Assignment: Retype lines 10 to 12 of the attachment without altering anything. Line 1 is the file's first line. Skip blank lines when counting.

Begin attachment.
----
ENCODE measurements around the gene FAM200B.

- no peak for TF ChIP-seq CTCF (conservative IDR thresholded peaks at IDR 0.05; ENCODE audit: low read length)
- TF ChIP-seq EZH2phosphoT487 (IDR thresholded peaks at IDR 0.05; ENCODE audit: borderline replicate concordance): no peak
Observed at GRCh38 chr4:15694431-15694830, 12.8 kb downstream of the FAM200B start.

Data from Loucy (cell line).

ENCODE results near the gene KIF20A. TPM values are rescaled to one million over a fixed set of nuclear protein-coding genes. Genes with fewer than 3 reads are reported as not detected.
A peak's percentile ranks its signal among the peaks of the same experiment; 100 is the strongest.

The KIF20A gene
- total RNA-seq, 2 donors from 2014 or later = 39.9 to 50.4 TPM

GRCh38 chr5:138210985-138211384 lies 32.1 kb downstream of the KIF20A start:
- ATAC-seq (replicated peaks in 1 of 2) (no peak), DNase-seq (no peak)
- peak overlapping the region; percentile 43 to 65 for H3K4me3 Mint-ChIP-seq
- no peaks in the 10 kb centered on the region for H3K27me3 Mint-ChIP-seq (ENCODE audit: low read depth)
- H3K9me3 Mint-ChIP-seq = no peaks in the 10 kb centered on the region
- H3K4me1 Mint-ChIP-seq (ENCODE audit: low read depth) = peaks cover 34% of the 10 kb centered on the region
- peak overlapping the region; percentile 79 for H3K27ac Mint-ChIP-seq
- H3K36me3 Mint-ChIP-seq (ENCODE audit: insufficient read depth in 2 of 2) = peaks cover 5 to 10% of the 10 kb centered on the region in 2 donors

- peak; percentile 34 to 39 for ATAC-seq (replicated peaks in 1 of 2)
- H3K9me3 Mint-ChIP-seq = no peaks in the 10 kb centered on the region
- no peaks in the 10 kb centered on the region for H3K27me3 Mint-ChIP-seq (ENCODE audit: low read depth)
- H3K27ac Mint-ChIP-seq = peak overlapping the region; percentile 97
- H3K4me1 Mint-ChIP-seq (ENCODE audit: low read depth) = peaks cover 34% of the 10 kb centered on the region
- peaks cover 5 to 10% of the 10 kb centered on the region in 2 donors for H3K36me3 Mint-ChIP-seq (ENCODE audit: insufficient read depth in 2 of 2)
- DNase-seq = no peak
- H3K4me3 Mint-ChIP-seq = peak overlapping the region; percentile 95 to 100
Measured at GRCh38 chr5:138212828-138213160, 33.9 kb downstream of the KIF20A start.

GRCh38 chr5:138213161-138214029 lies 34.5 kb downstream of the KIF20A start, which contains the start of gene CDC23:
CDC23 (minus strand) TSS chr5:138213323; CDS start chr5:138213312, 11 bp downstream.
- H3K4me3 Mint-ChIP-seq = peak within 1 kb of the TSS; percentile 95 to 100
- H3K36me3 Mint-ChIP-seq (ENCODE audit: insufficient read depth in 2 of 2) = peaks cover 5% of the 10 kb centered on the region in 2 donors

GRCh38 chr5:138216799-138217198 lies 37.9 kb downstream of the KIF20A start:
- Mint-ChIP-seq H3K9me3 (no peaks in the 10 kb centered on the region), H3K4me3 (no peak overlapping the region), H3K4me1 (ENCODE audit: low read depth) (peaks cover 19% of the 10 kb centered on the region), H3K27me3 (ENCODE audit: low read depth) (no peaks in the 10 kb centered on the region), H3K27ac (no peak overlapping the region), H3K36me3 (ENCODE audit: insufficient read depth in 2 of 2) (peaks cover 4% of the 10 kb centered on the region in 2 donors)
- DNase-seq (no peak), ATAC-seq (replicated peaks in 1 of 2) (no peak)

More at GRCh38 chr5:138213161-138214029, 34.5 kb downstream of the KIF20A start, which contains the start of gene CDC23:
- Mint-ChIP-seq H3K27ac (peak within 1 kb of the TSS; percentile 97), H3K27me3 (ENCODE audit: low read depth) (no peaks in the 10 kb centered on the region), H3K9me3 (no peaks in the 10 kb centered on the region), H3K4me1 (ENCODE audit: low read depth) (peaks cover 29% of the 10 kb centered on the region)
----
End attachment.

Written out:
GRCh38 chr5:138210985-138211384 lies 32.1 kb downstream of the KIF20A start:
- ATAC-seq (replicated peaks in 1 of 2) (no peak), DNase-seq (no peak)
- peak overlapping the region; percentile 43 to 65 for H3K4me3 Mint-ChIP-seq